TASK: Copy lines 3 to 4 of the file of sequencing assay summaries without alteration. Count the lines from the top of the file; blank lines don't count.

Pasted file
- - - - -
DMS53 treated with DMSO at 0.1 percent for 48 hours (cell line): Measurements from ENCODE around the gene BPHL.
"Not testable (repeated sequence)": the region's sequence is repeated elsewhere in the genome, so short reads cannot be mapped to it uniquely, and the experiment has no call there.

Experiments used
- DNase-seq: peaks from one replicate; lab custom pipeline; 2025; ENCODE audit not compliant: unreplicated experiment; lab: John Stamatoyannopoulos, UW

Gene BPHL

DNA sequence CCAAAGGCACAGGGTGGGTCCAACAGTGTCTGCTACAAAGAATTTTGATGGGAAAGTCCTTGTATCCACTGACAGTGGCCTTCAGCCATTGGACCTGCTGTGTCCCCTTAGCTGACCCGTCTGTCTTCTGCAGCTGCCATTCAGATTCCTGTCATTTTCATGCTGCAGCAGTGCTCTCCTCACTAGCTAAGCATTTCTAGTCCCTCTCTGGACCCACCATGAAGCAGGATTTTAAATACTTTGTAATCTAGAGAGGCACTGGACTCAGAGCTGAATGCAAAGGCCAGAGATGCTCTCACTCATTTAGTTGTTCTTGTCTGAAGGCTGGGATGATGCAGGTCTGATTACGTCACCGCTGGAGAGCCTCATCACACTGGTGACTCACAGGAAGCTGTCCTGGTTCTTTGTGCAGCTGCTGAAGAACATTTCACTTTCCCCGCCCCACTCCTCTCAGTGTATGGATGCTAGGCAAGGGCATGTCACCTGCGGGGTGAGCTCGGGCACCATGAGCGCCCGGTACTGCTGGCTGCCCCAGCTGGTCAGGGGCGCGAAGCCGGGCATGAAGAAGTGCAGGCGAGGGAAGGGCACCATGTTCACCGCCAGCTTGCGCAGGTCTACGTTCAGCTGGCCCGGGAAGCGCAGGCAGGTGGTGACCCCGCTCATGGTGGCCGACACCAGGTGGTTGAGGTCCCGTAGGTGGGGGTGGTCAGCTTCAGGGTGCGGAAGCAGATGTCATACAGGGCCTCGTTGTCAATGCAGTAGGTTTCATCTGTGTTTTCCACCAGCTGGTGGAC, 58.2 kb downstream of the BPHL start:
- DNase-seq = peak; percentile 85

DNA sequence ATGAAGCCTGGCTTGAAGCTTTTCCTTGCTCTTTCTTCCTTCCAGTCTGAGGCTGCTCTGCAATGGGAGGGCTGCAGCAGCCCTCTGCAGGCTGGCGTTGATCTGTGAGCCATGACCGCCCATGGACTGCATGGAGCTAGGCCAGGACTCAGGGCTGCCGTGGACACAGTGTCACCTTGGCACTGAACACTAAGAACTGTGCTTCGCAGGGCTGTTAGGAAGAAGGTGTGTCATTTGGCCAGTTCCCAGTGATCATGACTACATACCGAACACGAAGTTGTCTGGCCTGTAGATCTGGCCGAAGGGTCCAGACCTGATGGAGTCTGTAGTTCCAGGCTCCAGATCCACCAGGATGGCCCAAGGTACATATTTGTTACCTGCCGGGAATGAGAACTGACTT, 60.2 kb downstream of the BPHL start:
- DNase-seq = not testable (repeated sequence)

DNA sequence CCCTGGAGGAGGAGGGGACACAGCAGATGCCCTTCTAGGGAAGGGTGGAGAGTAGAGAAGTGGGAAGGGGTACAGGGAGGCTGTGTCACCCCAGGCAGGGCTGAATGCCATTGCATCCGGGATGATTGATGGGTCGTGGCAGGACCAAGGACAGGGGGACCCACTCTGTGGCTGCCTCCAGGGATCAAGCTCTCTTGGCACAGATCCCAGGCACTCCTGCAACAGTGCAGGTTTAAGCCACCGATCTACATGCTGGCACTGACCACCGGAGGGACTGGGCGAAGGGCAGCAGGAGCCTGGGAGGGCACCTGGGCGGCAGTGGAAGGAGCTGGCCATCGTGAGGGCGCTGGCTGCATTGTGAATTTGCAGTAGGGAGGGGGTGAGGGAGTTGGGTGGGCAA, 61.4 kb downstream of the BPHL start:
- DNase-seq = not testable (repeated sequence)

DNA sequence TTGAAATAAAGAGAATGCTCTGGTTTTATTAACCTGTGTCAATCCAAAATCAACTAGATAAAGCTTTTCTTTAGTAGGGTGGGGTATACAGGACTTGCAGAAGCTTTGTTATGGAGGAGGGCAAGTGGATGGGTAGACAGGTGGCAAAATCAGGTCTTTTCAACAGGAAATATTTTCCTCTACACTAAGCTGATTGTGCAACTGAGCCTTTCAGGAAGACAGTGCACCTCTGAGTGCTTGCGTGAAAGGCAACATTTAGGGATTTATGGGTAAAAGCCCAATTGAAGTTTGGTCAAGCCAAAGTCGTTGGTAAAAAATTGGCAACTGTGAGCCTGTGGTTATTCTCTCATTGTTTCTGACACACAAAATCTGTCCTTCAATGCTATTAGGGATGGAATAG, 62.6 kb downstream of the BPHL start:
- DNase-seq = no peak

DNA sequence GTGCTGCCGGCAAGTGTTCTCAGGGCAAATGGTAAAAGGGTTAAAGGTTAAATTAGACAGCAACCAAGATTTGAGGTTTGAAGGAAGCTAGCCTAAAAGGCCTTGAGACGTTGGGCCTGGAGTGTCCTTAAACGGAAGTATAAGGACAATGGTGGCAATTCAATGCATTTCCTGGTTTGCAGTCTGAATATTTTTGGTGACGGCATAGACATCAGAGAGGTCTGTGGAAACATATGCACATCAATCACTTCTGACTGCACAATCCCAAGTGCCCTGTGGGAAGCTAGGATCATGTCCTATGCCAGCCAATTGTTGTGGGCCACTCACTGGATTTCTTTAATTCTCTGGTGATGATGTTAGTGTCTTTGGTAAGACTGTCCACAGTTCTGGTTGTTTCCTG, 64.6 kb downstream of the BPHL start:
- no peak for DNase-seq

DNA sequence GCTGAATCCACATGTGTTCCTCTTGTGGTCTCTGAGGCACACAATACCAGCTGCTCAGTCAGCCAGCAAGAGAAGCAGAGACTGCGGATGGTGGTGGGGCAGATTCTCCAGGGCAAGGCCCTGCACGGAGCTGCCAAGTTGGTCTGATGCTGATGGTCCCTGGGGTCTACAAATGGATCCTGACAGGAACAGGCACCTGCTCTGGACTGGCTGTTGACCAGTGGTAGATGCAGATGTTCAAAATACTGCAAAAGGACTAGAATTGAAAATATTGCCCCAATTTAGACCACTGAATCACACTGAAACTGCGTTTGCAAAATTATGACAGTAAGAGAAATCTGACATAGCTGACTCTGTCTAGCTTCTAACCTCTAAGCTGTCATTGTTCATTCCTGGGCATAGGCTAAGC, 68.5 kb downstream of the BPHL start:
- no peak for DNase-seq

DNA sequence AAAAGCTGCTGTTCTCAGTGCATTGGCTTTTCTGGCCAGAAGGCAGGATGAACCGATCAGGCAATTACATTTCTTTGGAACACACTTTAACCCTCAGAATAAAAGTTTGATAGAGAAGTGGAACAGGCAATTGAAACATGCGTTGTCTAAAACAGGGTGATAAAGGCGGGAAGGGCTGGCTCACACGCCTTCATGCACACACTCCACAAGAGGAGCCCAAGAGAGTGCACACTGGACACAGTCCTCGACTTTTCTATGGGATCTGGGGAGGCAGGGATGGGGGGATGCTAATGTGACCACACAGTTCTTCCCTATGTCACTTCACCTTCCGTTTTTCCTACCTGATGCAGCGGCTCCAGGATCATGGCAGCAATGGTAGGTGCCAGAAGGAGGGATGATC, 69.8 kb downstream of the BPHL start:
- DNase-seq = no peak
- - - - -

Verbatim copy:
Experiments used
- DNase-seq: peaks from one replicate; lab custom pipeline; 2025; ENCODE audit not compliant: unreplicated experiment; lab: John Stamatoyannopoulos, UW